Photo by Melody

PlantFiles: Pale Swallow-wort
Cynanchum rossicum

Family: Asclepiadaceae (ass-kle-pee-ad-AY-see-ee) (Info)
Genus: Cynanchum (sigh-NAN-chum) (Info)
Species: rossicum (ROS-ih-kum) (Info)

Synonym:Vincetoxicum rossicum
Synonym:Cynanchum medium
Synonym:Vincetoxicum medium

Vines and Climbers

4-6 ft. (1.2-1.8 m)

Unknown - Tell us

USDA Zone 5b: to -26.1 C (-15 F)
USDA Zone 6a: to -23.3 C (-10 F)
USDA Zone 6b: to -20.5 C (-5 F)
USDA Zone 7a: to -17.7 C (0 F)
USDA Zone 7b: to -14.9 C (5 F)
USDA Zone 8a: to -12.2 C (10 F)
USDA Zone 8b: to -9.4 C (15 F)
USDA Zone 9a: to -6.6 C (20 F)
USDA Zone 9b: to -3.8 C (25 F)

Sun Exposure:
Full Sun

All parts of plant are poisonous if ingested

Bloom Color:

Bloom Time:
Late Spring/Early Summer
Mid Summer


Other details:
May be a noxious weed or invasive
Self-sows freely; deadhead if you do not want volunteer seedlings next season

Soil pH requirements:
Unknown - Tell us

Patent Information:

Propagation Methods:
Unknown - Tell us

Seed Collecting:
Unknown - Tell us

Click thumbnail
to view:

By BobCrystal
Thumbnail #1 of Cynanchum rossicum by BobCrystal


No positives
No neutrals
3 negatives

Gardeners' Notes:

Negative coriaceous On Feb 21, 2014, coriaceous from ROSLINDALE, MA wrote:

This is a perennial weed and an invasive plant destructive of natural areas over a wide swath of northeastern and midwestern North America. It's also a terrible pest in the garden and yard. It twines with astonishing speed up fences and about anything standing still nearby---it isn't called 'dog strangling vine' for nothing.

And, yes, it's responsible for significant Monarch butterfly

Trade, transport, and planting this species is illegal in my state and two others.

It does best in full sun, but it also grows well in shade.

My experience is with the closely related black swallow-wort, V. louisae, but these two species are very similar. Here's what I've written about how to deal with them:

It's late to emerge from dormancy, often not till June in Z6a. It begins to shed seeds in late July and continues till frost. If you cut the stems or harvest the seedpods, it can produce more that same season.

At least it IS possible to eradicate it from your yard. Here's how:

Just pulling on the stem makes it snap off close to the surface. This does no good. (Nor does weekly mowing.)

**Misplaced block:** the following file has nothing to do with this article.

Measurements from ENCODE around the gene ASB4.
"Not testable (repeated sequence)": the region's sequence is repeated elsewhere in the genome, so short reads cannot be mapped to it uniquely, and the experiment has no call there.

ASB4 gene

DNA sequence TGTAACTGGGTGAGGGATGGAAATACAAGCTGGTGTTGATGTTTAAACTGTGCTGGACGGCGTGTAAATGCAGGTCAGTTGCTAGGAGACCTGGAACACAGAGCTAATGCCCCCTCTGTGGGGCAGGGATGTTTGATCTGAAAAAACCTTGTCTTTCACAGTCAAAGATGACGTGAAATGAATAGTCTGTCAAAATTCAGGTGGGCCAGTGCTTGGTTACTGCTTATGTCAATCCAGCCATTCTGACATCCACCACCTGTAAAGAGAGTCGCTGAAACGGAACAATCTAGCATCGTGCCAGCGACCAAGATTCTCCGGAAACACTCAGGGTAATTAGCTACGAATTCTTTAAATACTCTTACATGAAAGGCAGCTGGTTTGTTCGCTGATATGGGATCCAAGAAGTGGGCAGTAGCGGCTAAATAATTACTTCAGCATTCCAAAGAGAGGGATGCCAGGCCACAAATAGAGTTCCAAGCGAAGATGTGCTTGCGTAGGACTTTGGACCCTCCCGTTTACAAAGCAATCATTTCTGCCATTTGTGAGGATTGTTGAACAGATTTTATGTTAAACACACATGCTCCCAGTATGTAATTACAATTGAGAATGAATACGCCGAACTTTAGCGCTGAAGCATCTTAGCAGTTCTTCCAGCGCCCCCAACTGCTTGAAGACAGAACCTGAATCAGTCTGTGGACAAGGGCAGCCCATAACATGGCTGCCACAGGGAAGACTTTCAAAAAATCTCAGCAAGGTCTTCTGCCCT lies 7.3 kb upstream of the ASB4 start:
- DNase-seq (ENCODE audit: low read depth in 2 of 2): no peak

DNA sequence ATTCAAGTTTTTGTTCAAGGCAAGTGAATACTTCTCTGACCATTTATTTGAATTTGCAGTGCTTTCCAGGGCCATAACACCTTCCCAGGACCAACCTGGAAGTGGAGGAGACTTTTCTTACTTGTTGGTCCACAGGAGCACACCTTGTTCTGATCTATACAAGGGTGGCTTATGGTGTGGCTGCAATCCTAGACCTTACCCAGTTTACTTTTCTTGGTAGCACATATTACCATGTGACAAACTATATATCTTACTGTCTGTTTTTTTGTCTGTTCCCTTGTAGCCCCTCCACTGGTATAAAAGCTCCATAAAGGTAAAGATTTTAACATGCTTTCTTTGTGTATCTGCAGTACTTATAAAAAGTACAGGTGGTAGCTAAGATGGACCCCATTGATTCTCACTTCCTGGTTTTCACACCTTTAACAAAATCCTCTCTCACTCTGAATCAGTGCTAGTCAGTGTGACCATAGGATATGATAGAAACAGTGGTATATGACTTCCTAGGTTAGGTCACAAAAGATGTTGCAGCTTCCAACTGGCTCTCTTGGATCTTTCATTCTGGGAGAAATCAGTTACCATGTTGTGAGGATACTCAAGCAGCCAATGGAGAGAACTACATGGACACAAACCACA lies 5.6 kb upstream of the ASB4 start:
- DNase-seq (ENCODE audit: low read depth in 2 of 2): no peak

It's not difficult to dig out, with the right tool. The fleshy roots radiate from a node about 2 inches below the surface (like tentacles radiating from the head of an octopus). If you can just dig that node out, you're generally good. I use a cast aluminum trowel for this, using a prying motion. This plant won't regenerate from broken roots unless there's a bit of that node tissue attached.

Very old plants may have several nodes along a vertical rhizome, and may require a little deeper digging. But most just have one.

Any nodes you've missed will signal you by sending up a new stem within a week.

Where you can't dig out the node---this plant often seeds into cracks in pavement and masonry---you can paint it with concentrated generic glyphosate herbicide. Do this when topgrowth is mature but before it can go to seed. (I do this around July 1 here in Z6a.) Buy the generic 41% concentrate and dilute it only to 25% by adding one part water to two parts concentrate. Cover all available green surface. And you may sometimes need to do this a second time, the next year.

One thing that's in your favor: this plant doesn't leave lots of dormant seeds in the soil. Unlike many persistent weeds, which can be controlled but not eradicated, you can actually eradicate this from your yard.

If your neighbors have this too---a good bet---don't despair. Over 99% of the seeds land within 10' of the parent plant. You'll need to monitor your property in June and July for the occasional pioneer invader, but you won't get masses of seedlings from seeds drifting in on the wind. The important thing is to keep any plants on your property from going to seed.

Negative greenthumbs On Aug 9, 2003, greenthumbs from Toronto
Canada wrote:

Very negative. Toronto, Summer 2002, there were a few plants on my small property. I thought they were some form of milk weed and was not particularly concerned. The excessive daytime heat prevented me from staying ahead of the problem. This year there has been an explosion in the number of these aptly named "dog-strangling vines." With the assistance of a horticultural landscaper, we have managed to remove the pods and many of the mature plants - 6 large leaf bags worth. I found a site with some info re: chemical and mechanical control - it is the Ontario section of Invasive Plants of Canada website (

Negative BobCrystal On Jun 30, 2003, BobCrystal from Rochester, NY wrote:

This weed reappears in my garden, hedge and bushes every year.The flowers are small, like belladonna without the central yellow and they really are BROWN. Thanks to Giorio in the Forums section, I now know it is Cynanchum rossicum , swallowtail, a relative of the milkweed.


This plant has been said to grow in the following regions:

Rochester, New York
Newport, Rhode Island

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